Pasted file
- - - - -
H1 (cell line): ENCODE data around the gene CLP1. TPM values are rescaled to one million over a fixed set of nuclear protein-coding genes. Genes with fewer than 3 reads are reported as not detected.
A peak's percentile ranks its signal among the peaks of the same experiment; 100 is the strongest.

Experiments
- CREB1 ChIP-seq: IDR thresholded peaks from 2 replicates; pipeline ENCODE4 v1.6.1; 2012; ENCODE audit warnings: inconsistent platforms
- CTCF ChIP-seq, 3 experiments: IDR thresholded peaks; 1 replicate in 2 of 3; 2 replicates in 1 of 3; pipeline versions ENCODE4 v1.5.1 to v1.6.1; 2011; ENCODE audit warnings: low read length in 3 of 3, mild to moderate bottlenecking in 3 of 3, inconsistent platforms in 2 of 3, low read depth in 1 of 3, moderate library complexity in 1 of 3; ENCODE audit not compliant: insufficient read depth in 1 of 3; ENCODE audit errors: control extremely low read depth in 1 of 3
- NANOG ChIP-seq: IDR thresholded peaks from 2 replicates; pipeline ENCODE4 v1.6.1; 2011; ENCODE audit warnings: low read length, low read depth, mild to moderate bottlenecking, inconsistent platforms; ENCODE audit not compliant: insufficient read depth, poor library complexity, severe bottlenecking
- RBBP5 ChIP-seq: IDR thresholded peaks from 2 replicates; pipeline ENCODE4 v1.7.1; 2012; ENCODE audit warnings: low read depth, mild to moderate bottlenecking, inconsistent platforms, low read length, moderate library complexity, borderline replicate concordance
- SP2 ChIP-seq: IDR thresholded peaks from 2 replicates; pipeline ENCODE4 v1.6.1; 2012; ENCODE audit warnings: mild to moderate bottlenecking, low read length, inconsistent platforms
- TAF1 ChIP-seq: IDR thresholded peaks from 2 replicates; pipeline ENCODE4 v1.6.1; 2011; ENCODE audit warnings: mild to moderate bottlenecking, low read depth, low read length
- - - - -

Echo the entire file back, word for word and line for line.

H1 (cell line): ENCODE data around the gene CLP1. TPM values are rescaled to one million over a fixed set of nuclear protein-coding genes. Genes with fewer than 3 reads are reported as not detected.
A peak's percentile ranks its signal among the peaks of the same experiment; 100 is the strongest.

Experiments
- CREB1 ChIP-seq: IDR thresholded peaks from 2 replicates; pipeline ENCODE4 v1.6.1; 2012; ENCODE audit warnings: inconsistent platforms
- CTCF ChIP-seq, 3 experiments: IDR thresholded peaks; 1 replicate in 2 of 3; 2 replicates in 1 of 3; pipeline versions ENCODE4 v1.5.1 to v1.6.1; 2011; ENCODE audit warnings: low read length in 3 of 3, mild to moderate bottlenecking in 3 of 3, inconsistent platforms in 2 of 3, low read depth in 1 of 3, moderate library complexity in 1 of 3; ENCODE audit not compliant: insufficient read depth in 1 of 3; ENCODE audit errors: control extremely low read depth in 1 of 3
- NANOG ChIP-seq: IDR thresholded peaks from 2 replicates; pipeline ENCODE4 v1.6.1; 2011; ENCODE audit warnings: low read length, low read depth, mild to moderate bottlenecking, inconsistent platforms; ENCODE audit not compliant: insufficient read depth, poor library complexity, severe bottlenecking
- RBBP5 ChIP-seq: IDR thresholded peaks from 2 replicates; pipeline ENCODE4 v1.7.1; 2012; ENCODE audit warnings: low read depth, mild to moderate bottlenecking, inconsistent platforms, low read length, moderate library complexity, borderline replicate concordance
- SP2 ChIP-seq: IDR thresholded peaks from 2 replicates; pipeline ENCODE4 v1.6.1; 2012; ENCODE audit warnings: mild to moderate bottlenecking, low read length, inconsistent platforms
- TAF1 ChIP-seq: IDR thresholded peaks from 2 replicates; pipeline ENCODE4 v1.6.1; 2011; ENCODE audit warnings: mild to moderate bottlenecking, low read depth, low read length